Sunday, September 13, 2015

We Went to the Fair

We went to the Lighthouse Fall Fair where we met this lovely scare crow.  She was stationed with a pair of well dressed hippies (notice the ban the bomb necklace in the background).

This is an annual event that we have been part of for many years.  We usually put on a large display with demonstrations but this year we also sponsored a special prize for a woven shawl.
This new prize augmented the existing categories in weaving, felting, spinning and knitting.

This is our sign stuck to the wall with half a roll of painters tape and placed as high as a tall husband could reach.  Sometimes you have to work with what is available.  We may be a bit crooked and haphazard but I think the red green and white combination works against the cream background.  At least you won't miss it.

This year we went with an old fashion theme with emphasis on the home.  The washday scenario made us all thankful for permanent press fabrics and a more relaxed attitude to wrinkles.

The iron in the photograph must weight 5 pounds and while it was excellent at pressing linen one needed substantial muscles and good joints to use it.  No wonder our mothers and grandmothers did not need to go to the gym to lift weights to stay in shape.

The display included a colourful collection of tea towels and table linens paired with old china (some depression glass) and kitchen wares.

Scatter rugs were something my grandmother had in abundance to cover the wooden floors in the farm house.  They added a bit of colour and warmth. In our example we have included two rag rugs made from denim strips.  The metal device with them is a manual rug beater used to remove loose dirt by whacking the rug as it hung on a line.  Often this was a job for a child.  It makes one appreciate the built in vacuum system.

The Lighthouse Fall Fair has a large variety of prize categories that celebrate traditional skills and  some non-traditional skills.  If you like to bake, preserve, ferment or brew, there is a category for your tasty products.  Likewise if you are a gardener you can try for the biggest squash, the weirdest potato or the best of produce in different vegetables groups.  Apples were popular this year.

 There are categories for various fiber arts including spinning, knitting, felting and weaving. A number of our guild members went home with ribbons and not just for fiber arts proving that they can cook too.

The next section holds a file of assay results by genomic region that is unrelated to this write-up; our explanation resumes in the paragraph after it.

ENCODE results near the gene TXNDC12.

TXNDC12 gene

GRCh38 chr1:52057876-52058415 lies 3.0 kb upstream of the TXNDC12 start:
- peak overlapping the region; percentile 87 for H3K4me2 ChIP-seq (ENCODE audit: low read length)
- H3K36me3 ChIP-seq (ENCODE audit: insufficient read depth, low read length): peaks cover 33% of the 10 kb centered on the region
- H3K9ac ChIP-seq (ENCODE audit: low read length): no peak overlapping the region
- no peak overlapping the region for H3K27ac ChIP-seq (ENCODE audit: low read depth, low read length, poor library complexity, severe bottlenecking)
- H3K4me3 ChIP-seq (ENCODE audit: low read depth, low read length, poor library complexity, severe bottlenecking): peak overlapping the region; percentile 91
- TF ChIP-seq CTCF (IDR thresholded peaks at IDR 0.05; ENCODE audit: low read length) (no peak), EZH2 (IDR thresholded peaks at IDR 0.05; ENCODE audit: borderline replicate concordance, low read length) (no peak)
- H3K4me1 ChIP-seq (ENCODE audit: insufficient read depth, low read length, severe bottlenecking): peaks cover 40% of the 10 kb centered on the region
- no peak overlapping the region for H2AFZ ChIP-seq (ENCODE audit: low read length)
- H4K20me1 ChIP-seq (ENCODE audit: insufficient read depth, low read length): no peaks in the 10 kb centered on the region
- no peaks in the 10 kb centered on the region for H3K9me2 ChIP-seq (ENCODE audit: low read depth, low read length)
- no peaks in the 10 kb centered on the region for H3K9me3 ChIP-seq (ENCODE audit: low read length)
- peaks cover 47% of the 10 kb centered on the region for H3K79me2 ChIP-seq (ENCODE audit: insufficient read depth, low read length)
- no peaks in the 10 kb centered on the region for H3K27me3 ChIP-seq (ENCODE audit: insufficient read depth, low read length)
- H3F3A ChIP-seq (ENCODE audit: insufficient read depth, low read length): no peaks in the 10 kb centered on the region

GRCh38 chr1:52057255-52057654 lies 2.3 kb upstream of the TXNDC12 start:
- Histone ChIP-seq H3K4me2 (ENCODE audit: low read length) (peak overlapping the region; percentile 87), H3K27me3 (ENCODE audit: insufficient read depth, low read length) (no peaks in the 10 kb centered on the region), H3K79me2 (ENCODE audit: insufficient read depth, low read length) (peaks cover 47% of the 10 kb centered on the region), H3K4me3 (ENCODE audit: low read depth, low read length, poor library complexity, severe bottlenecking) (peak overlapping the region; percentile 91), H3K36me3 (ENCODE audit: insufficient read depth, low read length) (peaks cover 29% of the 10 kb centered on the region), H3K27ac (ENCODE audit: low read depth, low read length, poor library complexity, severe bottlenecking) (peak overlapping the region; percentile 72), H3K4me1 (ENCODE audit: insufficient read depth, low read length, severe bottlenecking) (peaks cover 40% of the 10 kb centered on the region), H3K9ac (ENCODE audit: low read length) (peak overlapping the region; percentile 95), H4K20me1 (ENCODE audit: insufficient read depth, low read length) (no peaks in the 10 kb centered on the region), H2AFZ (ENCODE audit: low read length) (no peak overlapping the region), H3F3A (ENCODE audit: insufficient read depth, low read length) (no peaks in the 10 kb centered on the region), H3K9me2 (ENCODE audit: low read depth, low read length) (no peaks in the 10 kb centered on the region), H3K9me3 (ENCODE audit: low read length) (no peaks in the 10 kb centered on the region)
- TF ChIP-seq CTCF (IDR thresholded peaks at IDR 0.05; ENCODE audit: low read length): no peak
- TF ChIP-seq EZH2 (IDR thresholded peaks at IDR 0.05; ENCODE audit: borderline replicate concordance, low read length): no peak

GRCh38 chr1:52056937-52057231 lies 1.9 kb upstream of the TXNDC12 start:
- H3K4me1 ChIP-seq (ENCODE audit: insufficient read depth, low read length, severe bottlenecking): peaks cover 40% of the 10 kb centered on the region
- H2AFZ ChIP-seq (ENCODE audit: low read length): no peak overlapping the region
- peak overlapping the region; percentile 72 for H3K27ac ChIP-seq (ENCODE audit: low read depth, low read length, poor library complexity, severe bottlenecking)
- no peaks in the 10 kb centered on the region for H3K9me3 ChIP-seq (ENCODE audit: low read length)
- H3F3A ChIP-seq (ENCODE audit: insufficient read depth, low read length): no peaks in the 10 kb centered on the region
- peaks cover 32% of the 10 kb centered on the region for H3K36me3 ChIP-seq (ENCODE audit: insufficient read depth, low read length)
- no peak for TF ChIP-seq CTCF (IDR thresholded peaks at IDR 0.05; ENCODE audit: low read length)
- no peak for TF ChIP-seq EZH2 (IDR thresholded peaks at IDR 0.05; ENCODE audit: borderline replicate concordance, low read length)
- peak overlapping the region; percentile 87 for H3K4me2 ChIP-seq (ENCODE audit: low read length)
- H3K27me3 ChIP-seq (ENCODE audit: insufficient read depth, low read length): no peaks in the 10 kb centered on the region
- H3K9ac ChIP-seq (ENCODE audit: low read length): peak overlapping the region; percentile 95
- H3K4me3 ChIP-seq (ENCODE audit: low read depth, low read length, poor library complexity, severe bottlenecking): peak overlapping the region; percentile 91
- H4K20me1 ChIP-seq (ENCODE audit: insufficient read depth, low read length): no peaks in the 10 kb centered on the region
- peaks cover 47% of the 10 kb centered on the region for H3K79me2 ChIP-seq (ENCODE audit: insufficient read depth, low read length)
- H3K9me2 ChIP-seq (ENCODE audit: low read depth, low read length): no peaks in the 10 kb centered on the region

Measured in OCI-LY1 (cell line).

The two shawls illustrated were worthy of blue ribbons in the wearables and the general weaving categories.

The needle felted animals and the little girl's hat were also blue ribbon winners.

Congratulations to Pat M, Linda W, Sylvia and Jude.

The prize winner for the special weaving category for a hand woven shawl is pictured below.  It is based on a patterned double weave technique and woven in fine wool.  Congratulations to Pat C

Sunday, August 23, 2015

Preserving the Past

This month our guild participated in the Qualicum Beach Museum's children's day event. Like museums in many small towns, ours focuses on the local history, the people who built the community, local industry and historic buildings.  In addition to the usual displays the museum has an extensive fossil collection.
Since one of our goals is to keep the art of hand spinning and hand weaving alive we have an interest in common with our local museums.  Events of this type are a great way to connect with people who appreciate the work involved in hand crafts.
For the children's day event some of the more portable exhibits were put into use.  Children were given a taste of what life would have been like at the turn of the century. They got to make whirly-gigs and other toys, try their hand at splitting wood with a wedge (more watching than doing), scrub socks on a wash board, identify artefacts and of course spin and weave.

As always spinning wool into yarn was a big hit with the young ones.  This time we brought along drop spindles to demonstrate how simple tools would have been used and how fine a yarn can be produced using this method.

Our 2 harness demonstration loom got a work out.  Some of the children could hardly reach the levers but that did not dampen their enthusiasm for trying.  Most were quick to get into the rhythm of passing the shuttle through the shed, changing the shed and beating.  Some were very enthusiastic beaters.  That weft was sure packed tight.   

 For those that wanted more complexity we had a 4 harness loom set up for mug rugs.  This narrow loom may not look like a typical harness loom but it functions in the same manner.  The black metal rods are the "heddles" in 4 rows.  Each row is controlled separately just as you would raise or lower a harness.  This loom has produced many scarves over the years.

Next month we will be attending the Lighthouse Community Fall Fair in Bowser.  We will have a large indoor display as well as demonstrations.
For more information on the fair check
lighthouse fall fair